• Officially, I have a policy of checking emails 3 times a day (morning, afternoon and evening). Unofficially, depending on how busy I am with work, I do monitor emails. Any client emails that come in throughout the day are put into the next work day’s folder (I have a folder for each working day of my week). This is another key policy I instituted in my business years ago. I do not do any on-demand or same-day work for clients. They are informed of my work policies and procedures when we consult and begin working together so they are fully informed of how things work ahead of time. I don’t take on any work or roles that require me to check-in on any kind of daily basis with them (like managing their calendar or emails, for example). And I only provide business-related support, not personal support (i.e., “No, I’m not going to shop for your wife’s gift or schedule your hair-cut. You can get a concierge service for that.”) This is another way I save myself from getting bogged down in work I have no interest in doing and that I’m not in business to do because I’m not an assistant, I’m an Administrative Consultant. Anything that needs to be done immediately, they need to do themselves. It’s really as simple as that. Because they aren’t hiring an assistant and I don’t let them think of me like that. If that’s what they need, then they need to hire an employee. This is one of the great keys to my success and how I’m able to live a very flexible, freedom-filled life where I still love my work and clients after 15 years of doing this.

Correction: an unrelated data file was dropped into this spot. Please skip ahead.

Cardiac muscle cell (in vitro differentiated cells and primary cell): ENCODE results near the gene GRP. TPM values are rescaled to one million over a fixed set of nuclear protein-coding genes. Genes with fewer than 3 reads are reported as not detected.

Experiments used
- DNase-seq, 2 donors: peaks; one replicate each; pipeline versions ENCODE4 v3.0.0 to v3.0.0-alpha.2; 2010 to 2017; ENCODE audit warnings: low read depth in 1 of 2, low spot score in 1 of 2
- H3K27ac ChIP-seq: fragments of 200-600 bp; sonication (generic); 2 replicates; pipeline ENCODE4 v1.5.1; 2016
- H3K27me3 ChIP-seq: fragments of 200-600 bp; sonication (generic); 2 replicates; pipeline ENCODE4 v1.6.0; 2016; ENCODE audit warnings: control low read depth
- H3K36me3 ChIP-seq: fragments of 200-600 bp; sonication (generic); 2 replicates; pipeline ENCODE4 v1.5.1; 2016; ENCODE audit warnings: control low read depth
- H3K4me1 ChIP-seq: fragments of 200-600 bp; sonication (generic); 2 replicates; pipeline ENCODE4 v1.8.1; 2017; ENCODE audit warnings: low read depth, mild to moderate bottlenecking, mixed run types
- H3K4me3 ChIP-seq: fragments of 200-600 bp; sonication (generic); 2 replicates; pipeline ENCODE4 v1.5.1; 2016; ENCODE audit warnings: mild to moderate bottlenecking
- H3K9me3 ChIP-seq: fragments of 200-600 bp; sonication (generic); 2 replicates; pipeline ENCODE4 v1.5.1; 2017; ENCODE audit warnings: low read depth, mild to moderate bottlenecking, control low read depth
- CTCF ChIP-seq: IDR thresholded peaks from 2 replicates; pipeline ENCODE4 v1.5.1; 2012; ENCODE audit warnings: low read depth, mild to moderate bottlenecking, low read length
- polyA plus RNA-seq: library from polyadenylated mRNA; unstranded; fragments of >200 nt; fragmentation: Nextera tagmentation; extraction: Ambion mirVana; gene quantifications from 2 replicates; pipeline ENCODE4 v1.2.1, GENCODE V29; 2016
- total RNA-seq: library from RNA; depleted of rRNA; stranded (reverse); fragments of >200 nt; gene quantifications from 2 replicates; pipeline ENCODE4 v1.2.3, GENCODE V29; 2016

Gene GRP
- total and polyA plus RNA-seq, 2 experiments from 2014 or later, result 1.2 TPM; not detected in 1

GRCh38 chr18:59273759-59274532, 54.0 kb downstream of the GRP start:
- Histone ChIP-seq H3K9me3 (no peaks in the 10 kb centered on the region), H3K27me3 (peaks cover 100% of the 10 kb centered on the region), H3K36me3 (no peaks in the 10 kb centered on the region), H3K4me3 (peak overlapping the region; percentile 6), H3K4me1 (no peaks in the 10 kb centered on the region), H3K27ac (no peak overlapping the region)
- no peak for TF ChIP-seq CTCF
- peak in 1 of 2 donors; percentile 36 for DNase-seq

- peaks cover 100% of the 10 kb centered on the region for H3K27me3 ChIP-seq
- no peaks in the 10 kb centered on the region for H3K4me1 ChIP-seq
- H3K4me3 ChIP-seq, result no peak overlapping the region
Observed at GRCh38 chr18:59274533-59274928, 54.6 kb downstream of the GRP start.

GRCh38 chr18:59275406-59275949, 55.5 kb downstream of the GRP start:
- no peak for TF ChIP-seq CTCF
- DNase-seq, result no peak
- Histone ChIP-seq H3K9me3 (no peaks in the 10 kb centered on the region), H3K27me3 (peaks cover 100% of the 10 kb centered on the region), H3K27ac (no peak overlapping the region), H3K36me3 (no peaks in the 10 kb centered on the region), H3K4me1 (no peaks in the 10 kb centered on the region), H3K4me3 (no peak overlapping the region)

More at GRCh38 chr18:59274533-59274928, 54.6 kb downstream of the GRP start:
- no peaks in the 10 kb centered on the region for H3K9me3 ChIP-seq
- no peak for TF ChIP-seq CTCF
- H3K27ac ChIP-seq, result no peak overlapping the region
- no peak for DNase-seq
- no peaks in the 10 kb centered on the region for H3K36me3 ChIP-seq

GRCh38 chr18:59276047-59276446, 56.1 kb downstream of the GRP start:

• Throughout the day, whenever I need a little mental break and want to interact with others, or if I have thoughts or ideas I want to share that occur to me, I’ll pop into our Facebook group or post on my blog or check out forums I belong to. For me, these have always been great ways to reach out when you need a little company. I think interaction and participation is key, though. You can lurk, but you just aren’t going to get any real feeling of connection unless you actually talk to people by posting your thoughts and comments, contributing ideas or asking questions. A lot of times people will wonder how I have time to post on these forums and I have to chuckle because they don’t know what I know. First, it only takes a few seconds to post your thoughts. I’m not spending hours and hours in these places (like I’m sure many folks are doing). And second, and perhaps more importantly, I don’t operate my business or work with clients anywhere close to how they are doing it. They’re trying to be assistants instead of strategic administrative support partners. They have turned their business into a job and that’s not how I do it. Which is why I do have a bit more time to blog or check in with people on Facebook here and there:  I’m not working as a slave or indentured servant to clients. I’m an expert they partner with for administrative support, not a personal  assistant. I run my business on my own terms and that’s to their benefit.